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Thread: Diatoms

  1. #1
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    Diatoms

    We've all experienced them at some point or the other and if we haven't yet, un-fortunately at some point in time we probably will. Knowing and understanding diatoms beforehand, will make you better prepared and equipped to deal with them than you going through a state of panic at the first signs of them popping up in your tank and not knowing what they are!





    Photo uploaded from and property of Scubs' Adventure


    Diatoms

    One of the first types of nuicance algae's to make it's way into our aquariums are diatoms...Otherwise known as "Brown Algae" or "Golden Brown Algae". It is easily distinguished by its appearance being brownish in color (as its name suggests) and is usually seen on the top layer of your substrate (almost like a film), over your tank walls and even all over your rocks. In essense, they will pretty much cover any surface. An outbreak of diatoms usually occurs when conditions are ideal for it's growth. An example would be right after you have completed your initial cycle after setting up a new tank where there are tons of nutrients available in the water for them to feed on. Silicates in the water are their primary food source as well as they can't resist nitrates and phosphates as well. Lighting is also another important element needed for their growth.



    How to Deal with/Control Diatoms


    Understanding that silicates, phosphates, nitrates and lighting all play a major role in the growth of diatoms, you will need to consider a few things to help eliminate, control, or better yet, avoid them as much as possible.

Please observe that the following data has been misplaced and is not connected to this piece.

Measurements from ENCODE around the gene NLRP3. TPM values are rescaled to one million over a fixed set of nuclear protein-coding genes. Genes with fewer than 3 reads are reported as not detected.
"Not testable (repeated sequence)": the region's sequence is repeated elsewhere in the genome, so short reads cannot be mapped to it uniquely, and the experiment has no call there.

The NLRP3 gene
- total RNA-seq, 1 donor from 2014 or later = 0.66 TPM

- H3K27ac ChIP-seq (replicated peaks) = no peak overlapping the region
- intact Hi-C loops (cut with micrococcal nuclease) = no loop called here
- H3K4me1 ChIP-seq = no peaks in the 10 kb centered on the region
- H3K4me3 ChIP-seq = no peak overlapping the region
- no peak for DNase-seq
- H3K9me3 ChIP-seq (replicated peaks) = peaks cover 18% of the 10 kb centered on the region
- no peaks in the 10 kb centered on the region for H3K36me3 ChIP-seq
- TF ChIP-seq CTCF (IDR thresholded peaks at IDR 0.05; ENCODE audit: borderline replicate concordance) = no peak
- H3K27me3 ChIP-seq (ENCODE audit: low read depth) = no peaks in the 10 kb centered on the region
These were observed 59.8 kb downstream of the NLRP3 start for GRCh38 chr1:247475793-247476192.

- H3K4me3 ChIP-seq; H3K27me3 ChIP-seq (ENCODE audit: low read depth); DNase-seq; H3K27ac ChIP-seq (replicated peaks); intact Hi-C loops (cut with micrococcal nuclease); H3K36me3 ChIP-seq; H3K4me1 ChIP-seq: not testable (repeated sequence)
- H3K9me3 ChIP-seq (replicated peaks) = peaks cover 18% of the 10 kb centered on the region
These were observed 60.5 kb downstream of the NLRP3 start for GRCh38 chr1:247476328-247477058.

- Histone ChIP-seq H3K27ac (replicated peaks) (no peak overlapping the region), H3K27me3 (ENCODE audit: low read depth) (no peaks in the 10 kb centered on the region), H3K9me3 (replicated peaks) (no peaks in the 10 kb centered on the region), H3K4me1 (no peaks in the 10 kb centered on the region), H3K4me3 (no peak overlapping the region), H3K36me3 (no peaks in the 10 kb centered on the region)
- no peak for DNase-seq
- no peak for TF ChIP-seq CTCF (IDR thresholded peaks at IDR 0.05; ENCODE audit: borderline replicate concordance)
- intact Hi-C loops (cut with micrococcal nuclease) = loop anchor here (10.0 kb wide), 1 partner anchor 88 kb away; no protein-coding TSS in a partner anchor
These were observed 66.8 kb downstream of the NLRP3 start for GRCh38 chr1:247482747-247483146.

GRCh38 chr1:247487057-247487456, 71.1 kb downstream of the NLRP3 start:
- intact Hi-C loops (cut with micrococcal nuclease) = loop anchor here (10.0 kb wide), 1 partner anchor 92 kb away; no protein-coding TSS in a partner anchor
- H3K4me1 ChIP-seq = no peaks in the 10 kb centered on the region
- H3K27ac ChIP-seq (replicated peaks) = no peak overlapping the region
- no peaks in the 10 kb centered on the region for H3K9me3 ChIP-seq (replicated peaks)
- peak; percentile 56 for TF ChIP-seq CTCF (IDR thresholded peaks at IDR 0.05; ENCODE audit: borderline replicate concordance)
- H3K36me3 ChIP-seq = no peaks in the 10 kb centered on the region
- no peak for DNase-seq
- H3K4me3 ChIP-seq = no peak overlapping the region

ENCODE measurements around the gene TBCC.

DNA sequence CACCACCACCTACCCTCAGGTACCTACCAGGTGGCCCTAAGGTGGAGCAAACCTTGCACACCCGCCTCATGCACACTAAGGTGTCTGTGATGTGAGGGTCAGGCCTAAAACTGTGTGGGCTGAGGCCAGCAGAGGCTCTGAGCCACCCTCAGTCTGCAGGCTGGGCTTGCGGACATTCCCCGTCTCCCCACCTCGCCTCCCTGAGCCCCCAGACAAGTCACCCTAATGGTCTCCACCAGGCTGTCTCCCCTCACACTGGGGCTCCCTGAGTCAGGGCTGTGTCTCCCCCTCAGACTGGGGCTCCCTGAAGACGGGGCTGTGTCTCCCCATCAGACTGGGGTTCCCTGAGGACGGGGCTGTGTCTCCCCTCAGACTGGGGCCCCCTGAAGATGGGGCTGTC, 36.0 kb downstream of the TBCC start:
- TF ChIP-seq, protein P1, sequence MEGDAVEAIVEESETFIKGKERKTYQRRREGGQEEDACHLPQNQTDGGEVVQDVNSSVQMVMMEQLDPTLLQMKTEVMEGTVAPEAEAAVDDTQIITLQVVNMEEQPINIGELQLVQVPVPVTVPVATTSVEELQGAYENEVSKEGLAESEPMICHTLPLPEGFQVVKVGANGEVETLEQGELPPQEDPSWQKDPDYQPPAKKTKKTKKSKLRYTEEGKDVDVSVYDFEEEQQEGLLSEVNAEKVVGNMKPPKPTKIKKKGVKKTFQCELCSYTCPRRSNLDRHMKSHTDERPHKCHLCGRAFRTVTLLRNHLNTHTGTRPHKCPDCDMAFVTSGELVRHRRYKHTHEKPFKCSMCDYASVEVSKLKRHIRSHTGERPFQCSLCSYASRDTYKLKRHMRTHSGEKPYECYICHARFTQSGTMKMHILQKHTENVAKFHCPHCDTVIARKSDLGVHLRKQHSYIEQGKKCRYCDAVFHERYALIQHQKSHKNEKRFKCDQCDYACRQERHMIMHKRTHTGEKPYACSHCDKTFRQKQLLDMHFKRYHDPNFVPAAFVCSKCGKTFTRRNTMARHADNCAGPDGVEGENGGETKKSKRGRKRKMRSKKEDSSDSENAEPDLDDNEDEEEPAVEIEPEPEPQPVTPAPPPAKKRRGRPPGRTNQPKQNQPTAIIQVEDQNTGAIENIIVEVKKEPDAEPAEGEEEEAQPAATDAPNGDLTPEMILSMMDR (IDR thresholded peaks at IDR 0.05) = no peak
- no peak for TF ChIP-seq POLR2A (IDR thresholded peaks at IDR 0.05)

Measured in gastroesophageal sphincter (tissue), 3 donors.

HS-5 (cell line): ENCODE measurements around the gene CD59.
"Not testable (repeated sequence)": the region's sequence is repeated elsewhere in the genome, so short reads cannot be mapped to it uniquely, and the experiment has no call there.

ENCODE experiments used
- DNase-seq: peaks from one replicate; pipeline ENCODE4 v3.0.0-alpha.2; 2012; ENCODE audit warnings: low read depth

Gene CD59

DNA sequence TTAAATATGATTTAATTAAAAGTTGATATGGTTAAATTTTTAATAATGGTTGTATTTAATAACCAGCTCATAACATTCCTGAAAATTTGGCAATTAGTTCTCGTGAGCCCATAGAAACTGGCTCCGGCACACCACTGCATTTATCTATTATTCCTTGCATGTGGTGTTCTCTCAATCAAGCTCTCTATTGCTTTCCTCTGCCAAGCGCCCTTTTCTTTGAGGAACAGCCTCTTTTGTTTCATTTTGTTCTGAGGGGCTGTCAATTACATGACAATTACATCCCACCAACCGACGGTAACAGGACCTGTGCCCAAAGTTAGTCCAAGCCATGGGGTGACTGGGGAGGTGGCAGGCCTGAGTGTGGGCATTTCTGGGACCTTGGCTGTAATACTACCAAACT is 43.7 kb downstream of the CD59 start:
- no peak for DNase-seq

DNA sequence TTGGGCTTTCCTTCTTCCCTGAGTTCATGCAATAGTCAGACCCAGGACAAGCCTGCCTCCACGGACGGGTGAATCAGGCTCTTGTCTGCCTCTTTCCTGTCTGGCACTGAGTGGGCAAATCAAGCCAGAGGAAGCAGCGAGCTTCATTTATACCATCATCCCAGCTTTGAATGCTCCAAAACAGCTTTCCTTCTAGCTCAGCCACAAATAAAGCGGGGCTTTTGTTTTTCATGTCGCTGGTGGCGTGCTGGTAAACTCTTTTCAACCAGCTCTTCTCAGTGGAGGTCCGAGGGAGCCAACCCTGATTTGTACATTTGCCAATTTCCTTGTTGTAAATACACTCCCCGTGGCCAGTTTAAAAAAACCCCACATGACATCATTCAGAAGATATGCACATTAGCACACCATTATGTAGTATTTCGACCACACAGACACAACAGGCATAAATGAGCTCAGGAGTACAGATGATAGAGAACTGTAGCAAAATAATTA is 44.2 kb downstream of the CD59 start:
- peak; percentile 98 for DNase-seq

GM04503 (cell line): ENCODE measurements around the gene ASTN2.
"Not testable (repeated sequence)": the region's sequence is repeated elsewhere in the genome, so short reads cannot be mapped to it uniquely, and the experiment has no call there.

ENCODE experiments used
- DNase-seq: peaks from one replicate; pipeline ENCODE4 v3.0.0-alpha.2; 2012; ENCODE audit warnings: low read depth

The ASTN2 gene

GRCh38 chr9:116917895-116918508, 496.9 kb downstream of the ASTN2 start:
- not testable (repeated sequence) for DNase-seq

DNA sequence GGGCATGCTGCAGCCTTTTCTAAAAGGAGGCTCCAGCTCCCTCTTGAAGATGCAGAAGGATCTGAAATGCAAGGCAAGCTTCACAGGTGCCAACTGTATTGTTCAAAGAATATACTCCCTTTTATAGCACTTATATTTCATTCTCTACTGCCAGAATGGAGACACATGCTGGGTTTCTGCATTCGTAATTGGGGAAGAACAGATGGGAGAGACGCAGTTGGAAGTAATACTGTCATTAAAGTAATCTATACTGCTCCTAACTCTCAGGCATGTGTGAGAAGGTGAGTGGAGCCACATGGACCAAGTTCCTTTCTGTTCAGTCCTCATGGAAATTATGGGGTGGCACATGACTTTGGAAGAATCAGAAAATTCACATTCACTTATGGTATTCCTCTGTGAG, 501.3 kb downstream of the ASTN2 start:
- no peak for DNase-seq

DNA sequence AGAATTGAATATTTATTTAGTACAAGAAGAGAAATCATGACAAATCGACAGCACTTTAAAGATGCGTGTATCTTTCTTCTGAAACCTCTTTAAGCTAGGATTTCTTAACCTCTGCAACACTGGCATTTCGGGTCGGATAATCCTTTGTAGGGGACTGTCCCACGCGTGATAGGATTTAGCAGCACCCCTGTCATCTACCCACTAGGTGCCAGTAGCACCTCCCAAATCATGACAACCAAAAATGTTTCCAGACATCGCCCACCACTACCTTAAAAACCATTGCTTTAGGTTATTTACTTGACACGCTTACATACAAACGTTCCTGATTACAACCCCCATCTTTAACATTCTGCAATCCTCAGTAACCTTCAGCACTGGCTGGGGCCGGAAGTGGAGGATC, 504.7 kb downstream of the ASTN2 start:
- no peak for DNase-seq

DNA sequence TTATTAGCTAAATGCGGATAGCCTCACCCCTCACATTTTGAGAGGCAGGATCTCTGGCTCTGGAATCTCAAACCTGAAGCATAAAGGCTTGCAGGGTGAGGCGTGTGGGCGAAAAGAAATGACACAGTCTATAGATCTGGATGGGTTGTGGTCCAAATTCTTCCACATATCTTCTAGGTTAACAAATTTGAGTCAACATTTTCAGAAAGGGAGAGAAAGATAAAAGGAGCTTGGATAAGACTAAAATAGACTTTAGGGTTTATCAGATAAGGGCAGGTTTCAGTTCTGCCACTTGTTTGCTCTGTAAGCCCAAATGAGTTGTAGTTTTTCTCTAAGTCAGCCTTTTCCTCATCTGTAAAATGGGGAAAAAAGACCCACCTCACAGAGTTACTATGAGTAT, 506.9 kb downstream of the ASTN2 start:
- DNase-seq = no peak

- Lighting is one thing that could be minimized a bit during an outbreak of diatoms. If there is no light, then one of it's requirements needed for its growth will be cut off from it. You can either cut down your photoperiod to a few less hours a day during this time or if you can, you can even go a few days without lights at all (granted nothing else in your tank will be effected by this). Also, your bulbs themselves can add to the problem and this goes for pretty much any algae for that matter. Certain color spectrums (usually in the lower kelvin range like 6700 and under I'd say) will be more targeted towards "plant" growth which is the reason why lights in this range are usually used in freshwater planted tanks. Also, aged bulbs will shift in their color spectrum a bit so stay on top of changing them when required to do so.

    - Use ONLY RO/DI water unless your tap water has been tested and was found suitable for aquarium use. Alot of the time, tap water contains a lot of silicates, nitrates and phosphates in it that will only fuel the algae to grow. Some will recommend doing multiple frequent water changes in an attempt to flush out the "nasty water" but continuing to use nothing but tap water loaded with silicates, nitrates or phosphates will not solve anything. All you are doing is adding more fuel for the diatoms to feed on. So with that said, RO/DI water is what is needed here.